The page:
Madenjian C.P.,U.S. Geological Survey | Keir M.J.,Environment Canada | Whittle D.M.,Canada Center for Inland Waters | Noguchi G.E.,U.S. Fish and Wildlife Service
Science of the Total Environment | Year: 2010

We determined polychlorinated biphenyl (PCB) concentrations in 61 female lake trout (Salvelinus namaycush) and 71 male lake trout from Lake Ontario (Ontario, Canada and New York, United States). To estimate the expected change in PCB concentration due to spawning, PCB concentrations in gonads and in somatic tissue of lake trout were also determined. In addition, bioenergetics modeling was applied to investigate whether gross growth efficiency (GGE) differed between the sexes. Results showed that, on average, males were 22% higher in PCB concentration than females in Lake Ontario. Results from the PCB determinations of the gonads and somatic tissues revealed that shedding of the gametes led to 3% and 14% increases in PCB concentration for males and females, respectively. Therefore, shedding of the gametes could not explain the higher PCB concentration in male lake trout. According to the bioenergetics modeling results, GGE of males was about 2% higher than adult female GGE, on average. Thus, bioenergetics modeling could not explain the higher PCB concentrations exhibited by the males. Nevertheless, a sexual difference in GGE remained a plausible explanation for the sexual difference in PCB concentrations of the lake trout. © 2010.


Morris R.D.,18 Timmsdale Crescent Fonthill | Pekarik C.,Canadian Wildlife Service National Office | Moore D.J.,Canada Center for Inland Waters
Waterbirds | Year: 2012

The status of Common Terns (Sterna hirundo) breeding in Canada is presented, with abundance trends in regions where data allow. Large (>12,000 pairs) concentrations of Common Terns nested in coastal Newfoundland, long the Gulf of St. Lawrence coast of New Brunswick, and in lakes Winnipeg, Winnipegosis and Manitoba in Manitoba. Nest numbers increased in the four provinces of Atlantic Canada (+31%; 19732010), the Mingan Archipelago National Park Reserve Canada (MANPRC) in the Gulf of St. Lawrence (+ 81%; 19862009) and possibly in Great Slave Lake (+10%; 19882010). Nest numbers declined (-41%; 19762009) in Canadian waters of the North American Great Lakes. Based on recent census data (19992010), the number of Common Terns breeding in Canada was estimated at between 82,00089,500 pairs, with possibly thousands of additional pairs elsewhere in Canada that have never been systematically censused: Manitoba, Saskatchewan, Alberta inland areas of eastern provinces and the boreal forest. Recommendations are that Common Terns be censused in these areas with protocols established for the Great Lakes and annual management be implemented at sites on the Great Lakes earlier identified as "high priority". Adoption of these recommendations would achieve better understanding of national abundance trends and inform future consevation initiatives.


Walsh M.G.,U.S. Geological Survey | Boscarino B.T.,The Harvey School | Marty J.,St Lawrence River Institute | Johannsson O.E.,Canada Center for Inland Waters
Journal of Great Lakes Research | Year: 2012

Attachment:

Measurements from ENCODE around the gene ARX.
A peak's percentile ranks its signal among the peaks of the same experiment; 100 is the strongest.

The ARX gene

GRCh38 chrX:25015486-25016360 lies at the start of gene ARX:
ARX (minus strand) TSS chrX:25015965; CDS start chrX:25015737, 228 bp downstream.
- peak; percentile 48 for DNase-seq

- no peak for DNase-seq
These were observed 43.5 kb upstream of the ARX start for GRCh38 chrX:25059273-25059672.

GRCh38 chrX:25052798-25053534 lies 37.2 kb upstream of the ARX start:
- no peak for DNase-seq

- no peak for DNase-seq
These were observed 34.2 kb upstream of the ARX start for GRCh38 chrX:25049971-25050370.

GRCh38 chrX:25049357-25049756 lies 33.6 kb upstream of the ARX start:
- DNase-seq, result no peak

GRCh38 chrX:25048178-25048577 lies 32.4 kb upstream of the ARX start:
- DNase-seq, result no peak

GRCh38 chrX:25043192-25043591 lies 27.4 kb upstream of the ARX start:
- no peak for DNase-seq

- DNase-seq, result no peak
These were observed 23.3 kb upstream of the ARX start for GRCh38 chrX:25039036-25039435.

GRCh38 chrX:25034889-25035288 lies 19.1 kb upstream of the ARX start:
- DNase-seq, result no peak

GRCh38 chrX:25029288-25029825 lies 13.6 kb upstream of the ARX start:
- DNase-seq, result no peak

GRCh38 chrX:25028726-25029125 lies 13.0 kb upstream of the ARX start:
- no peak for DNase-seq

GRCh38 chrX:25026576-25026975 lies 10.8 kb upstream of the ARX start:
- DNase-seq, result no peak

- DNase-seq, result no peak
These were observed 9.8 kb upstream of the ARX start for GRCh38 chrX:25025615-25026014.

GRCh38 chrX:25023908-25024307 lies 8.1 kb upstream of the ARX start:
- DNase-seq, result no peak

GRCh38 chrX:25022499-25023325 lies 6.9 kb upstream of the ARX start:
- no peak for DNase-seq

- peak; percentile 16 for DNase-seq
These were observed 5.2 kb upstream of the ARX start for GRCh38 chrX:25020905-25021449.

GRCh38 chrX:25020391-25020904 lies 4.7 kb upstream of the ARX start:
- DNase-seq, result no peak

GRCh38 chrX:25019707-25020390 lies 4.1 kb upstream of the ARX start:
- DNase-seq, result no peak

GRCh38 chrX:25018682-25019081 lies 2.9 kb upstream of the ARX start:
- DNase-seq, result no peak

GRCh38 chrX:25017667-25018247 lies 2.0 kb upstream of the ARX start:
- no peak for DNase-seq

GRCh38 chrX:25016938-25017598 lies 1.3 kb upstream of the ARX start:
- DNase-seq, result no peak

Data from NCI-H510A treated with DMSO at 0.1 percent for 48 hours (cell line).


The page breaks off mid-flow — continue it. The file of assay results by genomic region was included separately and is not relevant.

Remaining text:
Mysis diluviana and Hemimysis anomala are the only two species of mysid shrimps in the order Mysidacea that are present in the Laurentian Great Lakes of North America. M. diluviana has inhabited the deep, cold waters of this region since Pleistocene-era glacial retreat and is widely considered to have a central role in the functioning of offshore food webs in systems they inhabit. More recently, the Great Lakes were invaded by the Ponto-Caspian native Hemimysis, a species that inhabits warmer water and shallower depths relative to M. diluviana. Hemimysis has rapidly expanded throughout the Great Lakes region and has become integrated into nearshore food webs as both food for planktivorous fish and predators and competitors of zooplankton. This special issue is composed of 14 papers that represent the most recent advances in our understanding of the ecological importance of both species of mysids to lake and river ecosystems in the Great Lakes region of North America. Topics discussed in this special issue will inform future research in all systems influenced by mysid ecology. © 2012.


PubMed | Canada Center for Inland Waters
Type: Journal Article | Journal: Ecotoxicology (London, England) | Year: 2013

The ecological effect of simultaneous exposure to two nutrient gradients, three insecticides and different predator intensities was investigated over a 3-week period in 80 outdoor, artificial streams using field-collected benthic invertebrates. The experimental design consisted of a 2 5 factorial structure with two nutrient levels (oligotrophic or mesotrophic) and five concentrations of the ternary insecticide mixture consisting of the insecticides (chlorpyrifos, dimethoate and imidacloprid). Equivalent toxic unit doses were summed to create a ternary insecticide dose (e.g., 0.1 + 0.1 + 0.1 = 0.3 TU) resulting in a range of ternary insecticide mixture toxicity (i.e., control groundwater, 0.3, 0.6, 0.9 and 1.2 TU). Two genera of insect predators, Gomphus spp. (Odonata) and Agnetina spp. (Plecoptera) were also added into each replicate stream, at densities and sizes comparable to those found at our collection site, to evaluate how the contribution of predators may change in nutrient limited (oligotrophic) versus amended (mesotrophic) systems. We describe a causal mechanism whereby the combined action of nutrients and insecticides reshaped aquatic community structure by interacting through multiple pathways. Specifically, mesotrophic conditions reduced the toxic effects of ternary insecticide mixtures for aquatic insects which, in some cases, appeared to increase abundance of aquatic insects. However, higher levels of insecticides in mesotrophic streams negated this effect and were even more toxic; for example, to aquatic insect grazers than the same insecticide doses in oligotrophic treatment levels. Effects of predators were only significant in oligotrophic streams. Evidence is provided as to how nutrient and contaminant interactions can greatly complicate the assessment of community level responses to insecticide mixtures due to direct and indirect effects of the resulting changes in the density of different genera and functional feeding groups within a community.